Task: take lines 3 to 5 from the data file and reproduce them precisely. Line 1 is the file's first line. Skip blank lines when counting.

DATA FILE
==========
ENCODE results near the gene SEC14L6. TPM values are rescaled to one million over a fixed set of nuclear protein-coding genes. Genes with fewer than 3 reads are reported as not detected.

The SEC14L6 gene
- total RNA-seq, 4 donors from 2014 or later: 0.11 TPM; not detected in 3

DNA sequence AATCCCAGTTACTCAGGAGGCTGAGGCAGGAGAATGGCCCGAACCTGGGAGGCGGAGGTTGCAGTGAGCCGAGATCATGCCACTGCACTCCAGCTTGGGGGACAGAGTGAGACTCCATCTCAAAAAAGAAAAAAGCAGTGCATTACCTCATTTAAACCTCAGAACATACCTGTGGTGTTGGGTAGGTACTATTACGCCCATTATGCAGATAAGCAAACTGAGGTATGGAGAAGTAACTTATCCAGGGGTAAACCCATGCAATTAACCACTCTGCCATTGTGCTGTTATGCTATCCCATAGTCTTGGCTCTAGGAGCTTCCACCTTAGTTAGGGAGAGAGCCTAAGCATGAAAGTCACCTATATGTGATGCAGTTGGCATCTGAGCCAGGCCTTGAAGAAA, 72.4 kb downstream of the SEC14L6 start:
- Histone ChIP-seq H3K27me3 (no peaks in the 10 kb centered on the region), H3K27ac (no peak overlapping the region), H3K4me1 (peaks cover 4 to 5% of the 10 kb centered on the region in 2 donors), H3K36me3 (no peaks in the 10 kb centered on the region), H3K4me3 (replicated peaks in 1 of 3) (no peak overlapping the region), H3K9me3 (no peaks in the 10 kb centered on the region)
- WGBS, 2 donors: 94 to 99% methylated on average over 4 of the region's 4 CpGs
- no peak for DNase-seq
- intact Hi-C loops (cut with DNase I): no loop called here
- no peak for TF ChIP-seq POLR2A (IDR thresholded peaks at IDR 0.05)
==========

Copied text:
- total RNA-seq, 4 donors from 2014 or later: 0.11 TPM; not detected in 3

DNA sequence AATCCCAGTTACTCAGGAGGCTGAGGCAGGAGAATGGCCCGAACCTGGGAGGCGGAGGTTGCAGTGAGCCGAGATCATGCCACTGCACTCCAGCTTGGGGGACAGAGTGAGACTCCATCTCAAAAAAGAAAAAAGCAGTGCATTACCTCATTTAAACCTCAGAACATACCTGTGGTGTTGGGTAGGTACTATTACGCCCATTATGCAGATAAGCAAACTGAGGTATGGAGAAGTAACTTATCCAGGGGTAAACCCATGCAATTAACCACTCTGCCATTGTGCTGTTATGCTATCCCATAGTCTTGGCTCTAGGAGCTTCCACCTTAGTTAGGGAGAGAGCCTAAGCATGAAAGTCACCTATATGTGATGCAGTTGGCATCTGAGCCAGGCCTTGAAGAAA, 72.4 kb downstream of the SEC14L6 start:
- Histone ChIP-seq H3K27me3 (no peaks in the 10 kb centered on the region), H3K27ac (no peak overlapping the region), H3K4me1 (peaks cover 4 to 5% of the 10 kb centered on the region in 2 donors), H3K36me3 (no peaks in the 10 kb centered on the region), H3K4me3 (replicated peaks in 1 of 3) (no peak overlapping the region), H3K9me3 (no peaks in the 10 kb centered on the region)